Tuesday, July 25, 2017

A Cloudy Day

I am feeling down this morning. I cannot put my finger on why. It's nothing and it's everything. When you are blue, it colors the world and all that's in it. Instead of just one thing, it is probably cumulative. It is likely a combination of things happening in my life and in other's. I lament teenagers dying in car accidents, friends who are hurting, the oppressive heat, growing older and watching the news just to name a few. 

I am not worried, though, because I know I will bounce back. I am fortunate my feelings are not clinical depression. I am just in a funk. I am melancholy. I recognize it when it happens and it just has to run its course. I usually try to stay away from other people when a dark cloud descends and just wallow in it until it passes. I also do this to avoid admonitions to "cheer up."
While I do not suffer from depression, many do. We do not like to talk about it. There is still a stigma to it and people can act like depression is contagious. Yes, being around someone who is sad can affect your mood, too, but you are not going to contract actual depression from them.
The church can sometimes be the absolute worst place for those suffering from it. This is because Christians often try to heal depressed people with platitudes. “Snap out of it.” “Count your blessings.” “What do you have to be sad about?” “There are always others worse off than you.” The one that gets under my skin the most is “I am too blessed to be stressed/depressed.” That is a smug, dismissive and callous thing to say to someone with anxiety or depression. You would not say to a cancer patient, “I am too healthy to have a tumor.”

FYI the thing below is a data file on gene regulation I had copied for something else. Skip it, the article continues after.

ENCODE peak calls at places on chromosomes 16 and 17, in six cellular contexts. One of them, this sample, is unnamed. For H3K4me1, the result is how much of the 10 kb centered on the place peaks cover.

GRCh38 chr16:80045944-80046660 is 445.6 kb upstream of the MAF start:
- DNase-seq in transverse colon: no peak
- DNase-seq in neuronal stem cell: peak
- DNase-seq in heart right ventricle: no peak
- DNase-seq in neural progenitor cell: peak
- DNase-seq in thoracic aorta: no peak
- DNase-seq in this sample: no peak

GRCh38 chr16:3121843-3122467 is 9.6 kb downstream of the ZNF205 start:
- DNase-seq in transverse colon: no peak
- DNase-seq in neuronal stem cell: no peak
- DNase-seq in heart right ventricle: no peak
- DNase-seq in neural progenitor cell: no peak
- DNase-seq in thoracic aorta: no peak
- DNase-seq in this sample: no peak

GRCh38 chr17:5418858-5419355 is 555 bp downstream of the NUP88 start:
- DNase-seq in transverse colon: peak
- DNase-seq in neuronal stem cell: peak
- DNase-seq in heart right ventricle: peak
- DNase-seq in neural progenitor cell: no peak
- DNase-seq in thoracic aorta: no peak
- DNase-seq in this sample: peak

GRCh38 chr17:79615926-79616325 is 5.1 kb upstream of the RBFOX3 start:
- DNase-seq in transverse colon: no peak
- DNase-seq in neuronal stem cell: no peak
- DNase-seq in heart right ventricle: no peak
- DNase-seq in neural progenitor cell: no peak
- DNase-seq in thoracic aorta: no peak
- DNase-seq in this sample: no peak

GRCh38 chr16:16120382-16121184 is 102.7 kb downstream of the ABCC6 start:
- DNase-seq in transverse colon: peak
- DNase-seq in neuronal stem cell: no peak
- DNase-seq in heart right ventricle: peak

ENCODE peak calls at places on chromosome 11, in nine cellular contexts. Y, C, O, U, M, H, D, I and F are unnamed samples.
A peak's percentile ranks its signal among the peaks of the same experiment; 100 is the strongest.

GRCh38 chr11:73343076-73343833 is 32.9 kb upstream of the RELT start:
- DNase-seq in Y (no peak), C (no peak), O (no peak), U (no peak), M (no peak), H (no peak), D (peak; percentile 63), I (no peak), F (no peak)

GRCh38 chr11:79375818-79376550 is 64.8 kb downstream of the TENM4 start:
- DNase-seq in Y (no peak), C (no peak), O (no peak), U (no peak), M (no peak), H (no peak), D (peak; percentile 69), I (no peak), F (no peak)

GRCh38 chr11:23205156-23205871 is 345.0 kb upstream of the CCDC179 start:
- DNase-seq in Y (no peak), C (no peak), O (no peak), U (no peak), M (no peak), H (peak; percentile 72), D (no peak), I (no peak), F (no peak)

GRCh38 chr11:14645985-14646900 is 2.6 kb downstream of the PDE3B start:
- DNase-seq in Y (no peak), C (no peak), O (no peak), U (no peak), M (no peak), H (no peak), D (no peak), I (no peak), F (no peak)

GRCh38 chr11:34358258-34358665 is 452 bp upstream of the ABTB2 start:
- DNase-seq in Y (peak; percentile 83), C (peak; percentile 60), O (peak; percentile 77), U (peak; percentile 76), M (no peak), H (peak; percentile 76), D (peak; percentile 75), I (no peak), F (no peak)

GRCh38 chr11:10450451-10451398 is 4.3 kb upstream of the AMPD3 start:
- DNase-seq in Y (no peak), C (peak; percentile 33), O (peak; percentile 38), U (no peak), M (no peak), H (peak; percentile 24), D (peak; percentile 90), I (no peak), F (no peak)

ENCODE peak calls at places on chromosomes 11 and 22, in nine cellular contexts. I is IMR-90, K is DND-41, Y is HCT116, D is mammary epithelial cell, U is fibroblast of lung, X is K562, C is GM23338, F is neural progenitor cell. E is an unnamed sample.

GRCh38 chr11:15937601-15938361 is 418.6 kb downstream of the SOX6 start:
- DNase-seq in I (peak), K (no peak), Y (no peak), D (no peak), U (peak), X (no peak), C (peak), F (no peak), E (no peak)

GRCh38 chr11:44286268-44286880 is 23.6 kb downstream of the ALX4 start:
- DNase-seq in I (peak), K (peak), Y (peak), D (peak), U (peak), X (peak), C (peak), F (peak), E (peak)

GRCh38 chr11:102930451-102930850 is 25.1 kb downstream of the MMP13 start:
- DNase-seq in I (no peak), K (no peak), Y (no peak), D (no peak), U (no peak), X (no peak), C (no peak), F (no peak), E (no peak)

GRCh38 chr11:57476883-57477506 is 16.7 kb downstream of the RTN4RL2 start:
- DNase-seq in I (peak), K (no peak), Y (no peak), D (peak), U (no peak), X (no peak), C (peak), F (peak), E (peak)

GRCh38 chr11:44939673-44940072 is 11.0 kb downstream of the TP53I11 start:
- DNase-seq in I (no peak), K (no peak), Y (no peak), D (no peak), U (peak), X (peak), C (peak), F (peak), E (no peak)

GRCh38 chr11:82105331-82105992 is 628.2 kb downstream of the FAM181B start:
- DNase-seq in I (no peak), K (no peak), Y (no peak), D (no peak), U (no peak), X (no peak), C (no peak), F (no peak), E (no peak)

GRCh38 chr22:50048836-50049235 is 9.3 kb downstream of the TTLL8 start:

It is not your job or even within your power to heal them. In fact, just about anything you might think of to “fix” them will likely come across as critical or condescending.  We sure do not need to tell people they just “need Jesus” or should read the Bible as some kind of heal-all. The Word does contain some wisdom and support and hope, but not easy answers as such.

To imply someone with depression just needs more faith does more harm than good. Instead, you should practice the art of just being there. Truly listen instead of thinking of the next thing to say. Let them know they are not alone. Offer to take care of small tasks that may seem gargantuan to someone who is depressed. Encourage them to explore treatment and be sincerely supportive of this. These are blessings that will not make depression go away, but may help make the journey more bearable.